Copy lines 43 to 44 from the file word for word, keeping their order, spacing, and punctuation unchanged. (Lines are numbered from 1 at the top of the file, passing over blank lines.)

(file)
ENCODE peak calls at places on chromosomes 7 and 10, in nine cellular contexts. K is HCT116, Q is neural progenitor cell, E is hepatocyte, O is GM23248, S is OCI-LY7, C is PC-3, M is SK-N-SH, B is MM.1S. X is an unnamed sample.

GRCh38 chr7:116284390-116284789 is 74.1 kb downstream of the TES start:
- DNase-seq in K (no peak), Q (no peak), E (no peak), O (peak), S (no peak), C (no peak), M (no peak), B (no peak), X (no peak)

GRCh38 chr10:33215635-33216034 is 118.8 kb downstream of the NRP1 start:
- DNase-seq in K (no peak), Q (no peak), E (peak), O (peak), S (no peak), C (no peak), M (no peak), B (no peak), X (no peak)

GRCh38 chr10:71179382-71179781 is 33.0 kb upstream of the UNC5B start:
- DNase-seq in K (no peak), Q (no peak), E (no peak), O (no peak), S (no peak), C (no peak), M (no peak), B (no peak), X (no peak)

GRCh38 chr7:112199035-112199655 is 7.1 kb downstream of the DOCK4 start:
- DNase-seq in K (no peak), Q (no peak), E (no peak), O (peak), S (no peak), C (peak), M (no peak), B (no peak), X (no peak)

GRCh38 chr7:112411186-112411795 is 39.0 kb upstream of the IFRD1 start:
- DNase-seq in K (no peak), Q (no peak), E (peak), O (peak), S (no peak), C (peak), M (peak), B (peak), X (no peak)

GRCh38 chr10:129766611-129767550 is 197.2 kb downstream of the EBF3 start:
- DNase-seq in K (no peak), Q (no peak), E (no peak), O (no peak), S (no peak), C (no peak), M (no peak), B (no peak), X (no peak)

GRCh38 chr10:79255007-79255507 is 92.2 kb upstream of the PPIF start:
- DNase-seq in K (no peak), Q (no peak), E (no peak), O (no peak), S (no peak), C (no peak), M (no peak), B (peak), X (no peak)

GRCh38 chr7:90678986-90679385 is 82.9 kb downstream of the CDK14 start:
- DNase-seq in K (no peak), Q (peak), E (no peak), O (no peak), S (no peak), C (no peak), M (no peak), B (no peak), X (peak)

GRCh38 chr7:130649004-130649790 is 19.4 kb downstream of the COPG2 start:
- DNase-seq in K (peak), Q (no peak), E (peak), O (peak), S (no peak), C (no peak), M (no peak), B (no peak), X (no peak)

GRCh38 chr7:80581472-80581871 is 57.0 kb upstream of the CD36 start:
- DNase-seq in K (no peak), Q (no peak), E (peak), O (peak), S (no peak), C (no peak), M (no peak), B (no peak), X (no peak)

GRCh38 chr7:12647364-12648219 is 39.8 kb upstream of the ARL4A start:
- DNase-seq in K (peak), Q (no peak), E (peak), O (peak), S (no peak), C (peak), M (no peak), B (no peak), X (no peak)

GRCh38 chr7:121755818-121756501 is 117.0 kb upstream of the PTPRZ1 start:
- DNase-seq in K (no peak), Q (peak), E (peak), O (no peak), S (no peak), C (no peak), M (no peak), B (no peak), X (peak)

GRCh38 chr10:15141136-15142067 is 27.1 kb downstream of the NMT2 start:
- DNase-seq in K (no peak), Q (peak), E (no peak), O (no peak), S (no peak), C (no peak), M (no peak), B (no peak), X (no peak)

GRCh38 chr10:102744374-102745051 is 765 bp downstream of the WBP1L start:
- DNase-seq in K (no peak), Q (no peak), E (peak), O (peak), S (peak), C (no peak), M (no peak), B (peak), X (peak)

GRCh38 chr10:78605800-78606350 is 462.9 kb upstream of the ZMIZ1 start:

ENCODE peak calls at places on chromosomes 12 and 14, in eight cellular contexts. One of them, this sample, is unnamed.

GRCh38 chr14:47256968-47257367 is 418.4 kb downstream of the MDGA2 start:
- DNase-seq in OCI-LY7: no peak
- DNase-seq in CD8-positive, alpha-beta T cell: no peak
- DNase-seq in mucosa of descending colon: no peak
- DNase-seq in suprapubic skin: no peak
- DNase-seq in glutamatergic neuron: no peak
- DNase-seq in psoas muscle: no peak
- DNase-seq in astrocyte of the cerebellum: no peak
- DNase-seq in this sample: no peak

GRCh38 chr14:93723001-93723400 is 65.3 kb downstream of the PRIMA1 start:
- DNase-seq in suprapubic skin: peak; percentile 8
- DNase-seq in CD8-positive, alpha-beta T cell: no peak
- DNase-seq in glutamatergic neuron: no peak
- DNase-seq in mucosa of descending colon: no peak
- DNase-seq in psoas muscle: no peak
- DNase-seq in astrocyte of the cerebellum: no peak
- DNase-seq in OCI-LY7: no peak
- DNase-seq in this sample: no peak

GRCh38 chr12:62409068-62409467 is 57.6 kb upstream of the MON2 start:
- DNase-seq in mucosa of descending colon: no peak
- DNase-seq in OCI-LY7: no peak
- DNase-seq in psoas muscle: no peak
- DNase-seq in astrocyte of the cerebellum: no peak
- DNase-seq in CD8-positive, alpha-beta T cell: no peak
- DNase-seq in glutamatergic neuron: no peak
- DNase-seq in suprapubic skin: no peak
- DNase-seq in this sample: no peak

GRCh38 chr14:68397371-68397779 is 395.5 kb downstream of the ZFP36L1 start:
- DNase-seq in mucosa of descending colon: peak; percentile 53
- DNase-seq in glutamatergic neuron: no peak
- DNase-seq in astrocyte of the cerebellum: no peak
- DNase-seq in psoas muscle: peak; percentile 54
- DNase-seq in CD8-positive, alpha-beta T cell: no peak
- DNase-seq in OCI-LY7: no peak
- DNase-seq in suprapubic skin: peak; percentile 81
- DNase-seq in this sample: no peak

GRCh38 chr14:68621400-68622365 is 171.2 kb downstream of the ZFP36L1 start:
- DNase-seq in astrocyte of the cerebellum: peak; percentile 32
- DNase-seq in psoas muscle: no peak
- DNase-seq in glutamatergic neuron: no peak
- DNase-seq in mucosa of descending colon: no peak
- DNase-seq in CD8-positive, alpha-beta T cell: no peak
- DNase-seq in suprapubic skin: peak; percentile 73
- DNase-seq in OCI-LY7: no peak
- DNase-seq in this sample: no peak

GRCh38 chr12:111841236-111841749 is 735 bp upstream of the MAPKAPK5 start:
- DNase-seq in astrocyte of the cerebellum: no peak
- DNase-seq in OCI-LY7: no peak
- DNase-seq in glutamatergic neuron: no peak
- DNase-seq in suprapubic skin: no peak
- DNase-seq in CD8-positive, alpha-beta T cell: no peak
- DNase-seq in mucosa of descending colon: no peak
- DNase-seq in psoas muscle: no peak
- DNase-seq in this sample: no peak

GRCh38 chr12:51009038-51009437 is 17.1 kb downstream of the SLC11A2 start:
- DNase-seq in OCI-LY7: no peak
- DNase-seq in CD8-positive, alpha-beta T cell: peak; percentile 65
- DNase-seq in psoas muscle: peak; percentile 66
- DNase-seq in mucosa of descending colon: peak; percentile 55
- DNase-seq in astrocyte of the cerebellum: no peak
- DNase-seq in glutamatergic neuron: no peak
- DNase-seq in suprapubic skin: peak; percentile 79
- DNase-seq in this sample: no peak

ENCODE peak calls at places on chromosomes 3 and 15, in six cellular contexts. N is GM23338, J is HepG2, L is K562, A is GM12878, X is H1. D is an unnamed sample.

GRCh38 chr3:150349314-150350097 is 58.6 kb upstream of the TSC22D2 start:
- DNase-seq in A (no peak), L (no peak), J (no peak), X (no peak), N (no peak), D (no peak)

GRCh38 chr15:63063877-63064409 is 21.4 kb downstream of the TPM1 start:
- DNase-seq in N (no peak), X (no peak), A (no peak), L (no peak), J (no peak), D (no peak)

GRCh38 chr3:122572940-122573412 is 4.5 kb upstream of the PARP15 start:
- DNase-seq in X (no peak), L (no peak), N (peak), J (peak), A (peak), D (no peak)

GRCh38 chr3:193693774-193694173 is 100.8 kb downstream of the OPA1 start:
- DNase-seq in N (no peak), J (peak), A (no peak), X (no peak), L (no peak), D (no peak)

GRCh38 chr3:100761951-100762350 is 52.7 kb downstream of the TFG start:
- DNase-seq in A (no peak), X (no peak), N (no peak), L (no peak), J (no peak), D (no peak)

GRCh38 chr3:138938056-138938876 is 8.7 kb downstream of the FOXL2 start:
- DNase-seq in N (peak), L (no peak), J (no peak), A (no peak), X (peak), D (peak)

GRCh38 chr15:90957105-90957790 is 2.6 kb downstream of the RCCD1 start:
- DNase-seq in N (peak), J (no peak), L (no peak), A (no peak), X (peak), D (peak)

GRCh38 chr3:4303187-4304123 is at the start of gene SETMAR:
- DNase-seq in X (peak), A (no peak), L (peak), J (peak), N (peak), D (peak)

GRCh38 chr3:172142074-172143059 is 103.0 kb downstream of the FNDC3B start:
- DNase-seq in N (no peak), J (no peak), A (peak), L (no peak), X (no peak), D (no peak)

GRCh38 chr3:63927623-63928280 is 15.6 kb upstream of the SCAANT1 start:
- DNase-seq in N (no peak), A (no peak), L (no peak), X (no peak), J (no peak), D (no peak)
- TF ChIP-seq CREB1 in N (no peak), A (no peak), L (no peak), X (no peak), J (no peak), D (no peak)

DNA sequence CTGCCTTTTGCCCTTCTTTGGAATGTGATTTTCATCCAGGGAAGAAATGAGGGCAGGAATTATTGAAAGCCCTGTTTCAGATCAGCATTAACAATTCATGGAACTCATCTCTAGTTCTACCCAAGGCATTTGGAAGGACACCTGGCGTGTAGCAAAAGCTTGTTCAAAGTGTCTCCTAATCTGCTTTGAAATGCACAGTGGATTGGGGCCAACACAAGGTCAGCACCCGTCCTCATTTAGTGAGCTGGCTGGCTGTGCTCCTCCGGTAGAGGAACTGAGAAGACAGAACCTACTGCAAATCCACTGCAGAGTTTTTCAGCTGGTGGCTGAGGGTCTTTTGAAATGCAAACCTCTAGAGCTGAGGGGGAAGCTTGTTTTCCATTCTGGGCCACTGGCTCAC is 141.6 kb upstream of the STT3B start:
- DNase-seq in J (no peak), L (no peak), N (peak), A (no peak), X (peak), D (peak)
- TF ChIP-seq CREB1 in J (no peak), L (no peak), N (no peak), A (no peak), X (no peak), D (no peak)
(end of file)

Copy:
- DNase-seq in CD8-positive, alpha-beta T cell: no peak
- DNase-seq in glutamatergic neuron: no peak